“We bought three Dexters, and they were doing a great job, but we also fell for them in a big way; and after joining the Manning Valley Dexter Cattle Promotion Group — which we did basically as soon as our first cattle arrived — we started getting more of them,” he said.
Ron and Libby also enthusiastically took on the opportunity to show off their new four-legged friends by taking them on the local show circuit.
In what seemed like no time at all they had been to shows at Newcastle, Maitland, Gresford, Singleton, Sydney Royal, Dungog, Nabiac and Mudgee.
“Showing cattle is a great way to meet other people in the cattle industry, and more importantly make sure people see what Dexters have to offer compared with the other breeds,” Ron said.
Libby and Ron have shared the ups and downs experienced by all farmers.
“Everything is fine while the seasons are good, but once they go bad that presents another whole set of problems.”
Timing being not the least of them.
After battling on as best they could through the dry in 2019 and with 2020 not appearing to offer anything different, the Browns had run out of options — so the tough decision was made to start downsizing and in late January cattle started leaving the property.
Two weeks later it started to rain.
Today LRB has three cows, one bull calf and three steers, and Ron is back on that learning curve — as a milker.
And he says he has one very important tip for anyone trying it the first time — don’t use a leg rope.
“As a breed, Dexters are holding their own in the world of small farms and small cattle, in regard to their ability to provide quality beef but they also have the advantage of being so good for milking,” Ron said.
“We actually started hand milking, with a bucket, but if that gets knocked over then you’ve got a problem,” he said. “That’s when the leg rope was suggested and with the cow we tried, well, that ended in disaster.
“In the end we bought a milking machine, which we put together, followed all the instructions, did the tests using our thumbs and fingers to get the hoses and cups in place and then went live — and it all went wrong.
“Finally with the help of some elastic bands we got the hang of it and so did the cows, and now we are milking two of them and we take about two litres from each one every few days, which still leaves plenty for the calves.”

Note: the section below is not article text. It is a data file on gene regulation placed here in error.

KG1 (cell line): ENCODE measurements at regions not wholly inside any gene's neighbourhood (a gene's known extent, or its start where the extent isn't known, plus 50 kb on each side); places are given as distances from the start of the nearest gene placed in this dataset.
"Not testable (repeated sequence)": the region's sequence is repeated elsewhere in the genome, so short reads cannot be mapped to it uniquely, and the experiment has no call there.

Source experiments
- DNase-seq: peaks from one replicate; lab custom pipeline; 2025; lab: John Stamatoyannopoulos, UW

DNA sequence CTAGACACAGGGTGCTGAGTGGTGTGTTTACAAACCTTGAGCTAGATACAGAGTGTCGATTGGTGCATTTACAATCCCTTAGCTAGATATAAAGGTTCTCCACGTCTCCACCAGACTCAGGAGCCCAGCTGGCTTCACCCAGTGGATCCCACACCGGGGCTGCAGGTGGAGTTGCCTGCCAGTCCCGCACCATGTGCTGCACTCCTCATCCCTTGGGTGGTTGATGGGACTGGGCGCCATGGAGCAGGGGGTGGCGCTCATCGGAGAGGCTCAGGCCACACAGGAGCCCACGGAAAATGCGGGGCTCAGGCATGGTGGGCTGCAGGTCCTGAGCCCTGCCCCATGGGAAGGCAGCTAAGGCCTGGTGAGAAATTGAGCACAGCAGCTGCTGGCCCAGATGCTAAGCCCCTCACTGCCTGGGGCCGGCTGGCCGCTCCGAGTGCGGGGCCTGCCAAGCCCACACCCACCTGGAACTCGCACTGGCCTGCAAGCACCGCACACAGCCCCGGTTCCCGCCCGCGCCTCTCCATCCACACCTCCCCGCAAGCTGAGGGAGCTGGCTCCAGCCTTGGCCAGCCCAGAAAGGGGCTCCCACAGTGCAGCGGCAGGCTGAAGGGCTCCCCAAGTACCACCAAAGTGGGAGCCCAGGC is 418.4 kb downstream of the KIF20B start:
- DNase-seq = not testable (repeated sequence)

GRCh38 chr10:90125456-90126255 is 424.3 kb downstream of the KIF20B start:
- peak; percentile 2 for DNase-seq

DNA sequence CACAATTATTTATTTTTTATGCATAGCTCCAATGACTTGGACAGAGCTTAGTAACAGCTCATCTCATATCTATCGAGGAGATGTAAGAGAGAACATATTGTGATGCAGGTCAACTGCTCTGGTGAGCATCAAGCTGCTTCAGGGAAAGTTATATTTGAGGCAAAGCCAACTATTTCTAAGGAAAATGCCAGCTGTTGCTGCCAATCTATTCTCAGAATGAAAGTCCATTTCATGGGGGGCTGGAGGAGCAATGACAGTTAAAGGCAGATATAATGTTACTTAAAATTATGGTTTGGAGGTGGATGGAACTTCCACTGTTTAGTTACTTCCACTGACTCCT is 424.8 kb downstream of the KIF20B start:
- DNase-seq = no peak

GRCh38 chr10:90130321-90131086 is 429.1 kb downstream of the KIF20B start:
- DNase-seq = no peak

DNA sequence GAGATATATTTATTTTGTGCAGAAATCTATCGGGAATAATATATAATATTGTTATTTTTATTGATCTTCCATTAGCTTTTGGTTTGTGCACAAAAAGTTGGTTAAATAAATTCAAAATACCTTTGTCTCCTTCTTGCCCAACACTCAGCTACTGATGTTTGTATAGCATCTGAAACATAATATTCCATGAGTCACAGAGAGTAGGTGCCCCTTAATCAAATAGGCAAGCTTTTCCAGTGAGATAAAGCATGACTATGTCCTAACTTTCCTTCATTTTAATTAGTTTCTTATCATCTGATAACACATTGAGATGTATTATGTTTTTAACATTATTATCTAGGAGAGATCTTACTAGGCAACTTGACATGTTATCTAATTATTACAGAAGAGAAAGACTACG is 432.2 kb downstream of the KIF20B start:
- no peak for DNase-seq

The secret, according to Ron, is a full trough of tasty chaff, warm hands and soft words. He’s confident that you can get the milk to flow without the need for a leg rope. If it doesn’t, he recommends you get another cow.
While Dexters are also starring as individual house cows for couples, there are some limitations if you are not a permanent resident, according to Ron. The most obvious being the need to milk every day — and people still working off-farm, or running two homes, simply cannot manage that.
“Dexters work better as house cows for retirees and downsizers because if you have, for example, a Holstein Friesian, you are going to end up with way more milk than you need, or could ever consume,” Ron said with a laugh.
“Then there are the pitfalls, such as mastitis. We had a really bad one, so bad the vet came out and recommended we put her down as the antibiotics didn’t seem to be working. She had had a stillborn calf and we had tried milking her by hand, but because we only took a fraction of the milk she was carrying her udder became infected. We eventually dried her off and she did recover, and has had two calves since then.
“We are just using the milk to drink and for cooking, but I know others are using their milk for cheese and soap and similar products, and if you have that rural lifestyle in mind, the Dexter is a superior choice for what you want.”
In a seriously bull market for the beef industry, where saleyard prices have shot to or beyond the value of a stud Dexter bull, some are being consigned to slaughter; but the versatility of the cows is proving the breed’s worth — and its saviour.
Apart from the fresh milk you can also get cream, cheese, yoghurt and use all or any of that for the age-old farm practice of barter, or even take up a stall at a local farmers’ market.
FOOTNOTE: To find out more about the Manning group, go to manningvalleydexters.org or Facebook: Manning-Valley-Dexter-Cattle-Group